The diner is narrow and offers diner stool seating only. Gold flecked formica bar tops, Route 66 wall paper, creamy yellow and mint green walls, license plates, a lack of A/C and a respectable amount of built up “patina” give the resto an authentic aura. But Le Gros Jambon is not a throwback. The menu and the soundtrack are updated and modern.
We get settled in with menus and coffees and OJ. I spy chicken and waffles on the menu and am tempted. We are headed on a two week road trip to the Southern USA in a month where they invented this culinary giant that has been making it’s way north. And so with that in mind I go with the interesting option, Mushroom Toast, which I have never seen anywhere on any menu. Rob, it seems, cannot wait it out and succumbs to the chicken and waffles.
From our vantage point we watch the cook dip fresh chicken and drop it in the pressure fryer. Meanwhile a second cook manning the flat top is doing the dance with several patrons orders. He then dunks Texas toast in a creamy mixture, I assume is mushrooms, and fries it like French toast. In a saucier pan he cooks the finishing sauce, which smells heavenly like a classic mushroom, cream and white wine concoction.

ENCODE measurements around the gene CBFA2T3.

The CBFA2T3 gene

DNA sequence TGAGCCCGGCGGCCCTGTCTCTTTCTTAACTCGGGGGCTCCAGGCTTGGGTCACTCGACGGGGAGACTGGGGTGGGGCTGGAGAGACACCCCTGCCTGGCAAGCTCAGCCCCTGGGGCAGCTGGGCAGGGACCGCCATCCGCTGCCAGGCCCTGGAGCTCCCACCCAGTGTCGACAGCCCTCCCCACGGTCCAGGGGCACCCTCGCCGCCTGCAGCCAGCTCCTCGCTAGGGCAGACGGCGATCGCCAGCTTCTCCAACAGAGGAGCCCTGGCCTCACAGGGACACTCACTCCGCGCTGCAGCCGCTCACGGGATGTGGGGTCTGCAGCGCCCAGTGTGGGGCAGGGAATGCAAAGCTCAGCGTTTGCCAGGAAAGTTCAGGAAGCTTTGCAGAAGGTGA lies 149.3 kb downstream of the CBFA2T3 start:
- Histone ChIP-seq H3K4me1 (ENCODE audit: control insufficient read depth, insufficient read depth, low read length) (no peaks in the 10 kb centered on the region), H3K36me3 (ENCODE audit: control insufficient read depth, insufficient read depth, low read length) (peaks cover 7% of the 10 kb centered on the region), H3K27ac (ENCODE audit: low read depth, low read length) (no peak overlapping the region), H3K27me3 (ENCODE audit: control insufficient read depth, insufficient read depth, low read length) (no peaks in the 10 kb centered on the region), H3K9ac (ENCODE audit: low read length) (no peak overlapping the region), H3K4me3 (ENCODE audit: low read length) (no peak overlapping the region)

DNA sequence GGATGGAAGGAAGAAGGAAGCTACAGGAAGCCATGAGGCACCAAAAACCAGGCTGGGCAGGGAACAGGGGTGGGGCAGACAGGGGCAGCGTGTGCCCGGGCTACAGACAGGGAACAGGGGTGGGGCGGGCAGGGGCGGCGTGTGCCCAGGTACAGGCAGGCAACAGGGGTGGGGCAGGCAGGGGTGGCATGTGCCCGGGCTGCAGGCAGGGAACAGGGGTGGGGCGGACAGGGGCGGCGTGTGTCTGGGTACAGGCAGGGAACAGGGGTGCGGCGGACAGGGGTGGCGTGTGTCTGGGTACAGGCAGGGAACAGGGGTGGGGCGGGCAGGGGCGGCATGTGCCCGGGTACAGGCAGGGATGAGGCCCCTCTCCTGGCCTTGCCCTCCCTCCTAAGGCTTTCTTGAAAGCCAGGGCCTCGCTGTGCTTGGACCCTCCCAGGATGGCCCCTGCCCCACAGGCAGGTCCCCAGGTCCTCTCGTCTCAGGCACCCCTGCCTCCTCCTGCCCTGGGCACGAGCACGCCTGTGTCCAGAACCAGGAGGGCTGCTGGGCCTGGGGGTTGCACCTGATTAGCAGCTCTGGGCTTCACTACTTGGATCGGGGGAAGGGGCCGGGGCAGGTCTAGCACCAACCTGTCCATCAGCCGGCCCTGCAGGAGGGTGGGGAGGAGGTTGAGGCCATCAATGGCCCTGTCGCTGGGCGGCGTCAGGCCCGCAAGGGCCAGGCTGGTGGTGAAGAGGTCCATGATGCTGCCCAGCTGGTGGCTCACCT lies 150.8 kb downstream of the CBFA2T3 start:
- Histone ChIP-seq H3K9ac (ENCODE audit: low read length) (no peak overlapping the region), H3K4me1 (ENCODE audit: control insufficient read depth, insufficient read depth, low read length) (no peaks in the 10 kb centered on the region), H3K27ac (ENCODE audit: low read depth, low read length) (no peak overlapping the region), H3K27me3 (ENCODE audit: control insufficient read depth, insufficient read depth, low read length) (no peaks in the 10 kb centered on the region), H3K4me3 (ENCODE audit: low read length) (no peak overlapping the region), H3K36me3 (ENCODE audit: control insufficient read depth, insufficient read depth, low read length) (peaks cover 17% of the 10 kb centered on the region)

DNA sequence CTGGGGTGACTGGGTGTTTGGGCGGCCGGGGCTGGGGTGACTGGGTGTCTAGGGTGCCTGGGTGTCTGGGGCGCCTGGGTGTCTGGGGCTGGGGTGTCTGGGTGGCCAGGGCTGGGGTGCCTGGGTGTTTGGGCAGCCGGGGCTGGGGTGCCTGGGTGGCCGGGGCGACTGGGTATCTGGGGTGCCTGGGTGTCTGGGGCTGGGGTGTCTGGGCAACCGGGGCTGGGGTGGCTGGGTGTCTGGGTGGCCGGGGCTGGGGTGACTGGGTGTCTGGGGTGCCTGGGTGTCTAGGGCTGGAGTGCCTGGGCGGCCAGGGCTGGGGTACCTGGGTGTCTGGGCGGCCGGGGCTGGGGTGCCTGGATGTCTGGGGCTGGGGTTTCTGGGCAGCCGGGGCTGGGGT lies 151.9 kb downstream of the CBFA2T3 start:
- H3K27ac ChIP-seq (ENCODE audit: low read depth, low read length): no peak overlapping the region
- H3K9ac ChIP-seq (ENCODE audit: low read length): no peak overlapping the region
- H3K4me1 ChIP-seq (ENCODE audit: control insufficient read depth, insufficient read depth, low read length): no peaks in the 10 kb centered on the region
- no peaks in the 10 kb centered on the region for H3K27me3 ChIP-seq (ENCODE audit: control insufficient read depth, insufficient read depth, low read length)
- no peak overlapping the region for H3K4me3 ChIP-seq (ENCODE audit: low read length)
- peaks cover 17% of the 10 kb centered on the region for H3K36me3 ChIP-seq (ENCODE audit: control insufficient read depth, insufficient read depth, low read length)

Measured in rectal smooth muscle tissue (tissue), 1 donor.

The Mushroom Toast arrives plated on a pig shaped dish. The bread is nicely done and topped with a perfect runny egg, a good amount of smoked meat and then topped with the creamy, delicious sauce. On the side is a hash brown, a loose, home made potato patty, crisp and dark from the flat top. A small container of what can only be canned Libby’s beans also graces the plate. I don’t mind that the beans aren’t home made. They are lightly sweet and go perfectly with the toast. Would have liked more beans.This could be a happily vegetarian meal without the smoked meat. Sorry no pic…I screwed it up :(.